In one of the stories Rand heard from Josiah Jeremy, a young girl dreams that a small floating island is approaching the shore with many strange men on it. The next day, a ship arrives with men not unlike the ones in the girl’s dream. A man who in the dream was dressed in rabbit-skins turns out instead to be a priest dressed in white. Kolodny provides a fascinating close reading of the story, explaining not only the importance of Rabbit, as trickster in Mi’kmaq culture but the color white as well, which represents East on the medicine wheel. The young girl’s dream and the appearance of the priest “portray more than just the arrival of previously unknown foreigners” but are also “warning signals of some impending disruption.”
The story as told by Jeremy states this priest arrived in a time “’when there were no other people in this country but Indians’” suggesting that this is the initial contact between the Mi’kmaq and Europeans if not all Indian peoples and Europeans. In trying to puzzle out who exactly these Europeans are, Kolodny attempts to mingle her previous cultural interpretation with historical interpretation. She switches from close reading to digressions on Viking clothing and conjectures about what they would have appeared like to Natives. She is convincing but also perhaps over-anxious to change the story from metaphorical to literal and back again to suit the story she herself wants to tell about Vikings and the Mi’kmaq. To be fair, Kolodny acknowledges how “tantalizing” her own reading is, while freely admitting that Viking, Basque fishermen and French explorers all had similar clothing when seafaring. But, in the end, her most persuasive prose is put behind the Norsemen as those original harbingers of chaos into a pre-contact Mi’kmaq society.
In the Penobscot stories Kolodny recounts, taken from Joseph Nicolar’s The Life and Traditions of the Red Man (1893), again the white man is seen in prophecy before reality. True to the prophecy revealed to Klose-kur-beh by Creator, the arrival of white men coincides with a famine due to strange natural phenomena. The men are said to arrive in a great white swan but they are driven away by an old woman who changes between human and loon form. After this first ominous encounter, many years later men arrive who are different from the first groups of strangers in skin color and hairiness. Kolodny interprets these stories as identifying the different periods of contact, beginning with Northern Europeans earlier on and Southern explorers later.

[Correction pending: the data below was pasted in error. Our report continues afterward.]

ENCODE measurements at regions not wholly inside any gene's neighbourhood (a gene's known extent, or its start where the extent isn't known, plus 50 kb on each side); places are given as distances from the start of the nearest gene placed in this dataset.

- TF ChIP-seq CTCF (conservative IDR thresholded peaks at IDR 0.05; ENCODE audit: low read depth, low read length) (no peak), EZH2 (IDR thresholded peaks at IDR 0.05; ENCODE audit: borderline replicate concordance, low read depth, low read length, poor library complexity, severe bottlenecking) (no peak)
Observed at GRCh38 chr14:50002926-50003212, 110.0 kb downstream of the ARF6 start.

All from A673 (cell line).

After relating these initial encounters, Nicolar’s story shifts away from any concern with white men to recountings of the wars between the Algonquians and the Iroquoians. Nicolar closes out his narrative after the “wars among the red people” by relating the tribe’s conversion to Christianity and a brief anecdote serving to confirm Klose-kur-beh’s initial warnings that the European newcomers will try to take all the land for their own comforts. It is telling that initially the white men provide only a suspicious side story while the majority of the tribe’s stories center on the world of “red men.” Even when white men have come to have greater control over Penobscot people, whose land base and livelihood was decimated by encroaching settler, these stories refuse to put white people at the center of their world. Their stories are for them, for preserving the past in order to have a future.
The many theories and tales surrounding first contact certainly make for a intriguing intellectual mystery, both those put forth in these oral histories and those Kolodny puts forth herself. But when the puzzling is over perhaps all we really need to know is what the tprophecies foretold: men came from the East and disrupted the world. Whoever the first were, they certainly weren’t the last. What Kolodny’s comparison of contact narratives most shows is that while Americans are obsessed about how they came to this country, for Indians what really matters is how bad it has been ever since. Americans told and re-told stories of contact to re-shape their image to the needs of their empire; Natives have told these stories to preserve memory and also to preserve an-ever present warning against the “invaders,” wherever they may have come from.
Book I Talked About:
In Search of First Contact, by Annette Kolodny. Duke University Press, 2012.
Also, for all my NYC-based readers, Professor Kolodny will be speaking at Brooklyn College on November 10.